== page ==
The Technicolors- The Silent Comedy
Listener – Deluxe Edition
Details: 2 X 12" LP, gatefold sleeve, download code included.
Jangling rocker "Again" leads off this impressive outing; the Cheap Trick/Oasis mash-up makes it clear from the get-go that the music of the Technicolors is informed by acts considered to be nothing short of masters of their art. "Sweet Time," where singer/guitarist Brennan Smiley displays very Gallagher-esque inflection, is an obvious nod to Oasis and you can hear the genesis of that structuring as well as Smiley's talent on acoustic guitar on a stripped-down second version of the song included as a bonus track. "Noah" is a subdued walk down a psych/folk lane where Smiley again shines on acoustic guitar, "Where Will We Go" is a buoyant rocker with a dreamy, extended fade-out that reinforces the uncertainty of the song's lyrics and that eventually segues into a cover of Chris Isaak's "Wicked Game," perhaps Smiley's best vocal turn on the entire album. The Technicolors are a four-piece and not to discount the rhythm section but the other appended bonus track, an acoustic reprise of stand-out track "Listener," demonstrates that the duo of Smiley and multi-instrumentalist Mikey Fanizza are the heart of this band on the fast track to major success.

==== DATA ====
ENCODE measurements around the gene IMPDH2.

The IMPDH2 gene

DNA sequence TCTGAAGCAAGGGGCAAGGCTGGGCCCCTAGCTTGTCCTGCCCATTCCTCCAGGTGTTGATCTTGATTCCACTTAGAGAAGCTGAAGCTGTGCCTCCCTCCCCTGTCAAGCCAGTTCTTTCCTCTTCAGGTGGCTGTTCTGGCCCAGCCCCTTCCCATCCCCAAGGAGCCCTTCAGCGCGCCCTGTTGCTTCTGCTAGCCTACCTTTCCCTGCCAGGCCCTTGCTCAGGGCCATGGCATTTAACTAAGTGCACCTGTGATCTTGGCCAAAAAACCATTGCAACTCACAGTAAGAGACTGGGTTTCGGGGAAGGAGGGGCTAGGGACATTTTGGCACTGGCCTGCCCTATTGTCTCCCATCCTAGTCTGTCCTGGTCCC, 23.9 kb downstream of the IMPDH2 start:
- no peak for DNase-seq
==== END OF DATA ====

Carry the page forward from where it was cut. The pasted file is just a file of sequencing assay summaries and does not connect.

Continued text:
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"Again" (Radio Edit) b/w "Sweet Time" (Acoustic)
Details: 7" 45-RPM single, small hole, picture sleeve.
A nice sampler of two songs found on the deluxe edition of Listener with "Again" presented here with a slightly different edit.
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The Silent Comedy
Details: 10" 45-RPM EP, liner notes booklet and download code included.
The Silent Comedy has had their music placed in lots of TV ads and in shows like The Men Who Built America and Hatfields & McCoys; now here's a chance for fans to get a really good listen. "God Neon" rocks in a carefree manner and with an attitude that fans of Aerosmith will recognize even though it also contains brief moments of psych and glam, "Always Two" has the country rock spirit of the Eagles flying through it and the banjo picking lurking behind the ferocious electric guitar riffing on "Light of Day" combined with Glenn Frey-ish vocals also recalls the most interesting work of the Eagles. The EP's B-side is more sedate: thumping bass sets the rhythm for the barn dance of "Simple Thing," "You Don't Know Me" is an acoustic guitar and voice number appropriate for the gentle but firm kiss-off that it is; the hopeful love relationship reflection of "Ghosts" wraps up this tasty sampler.
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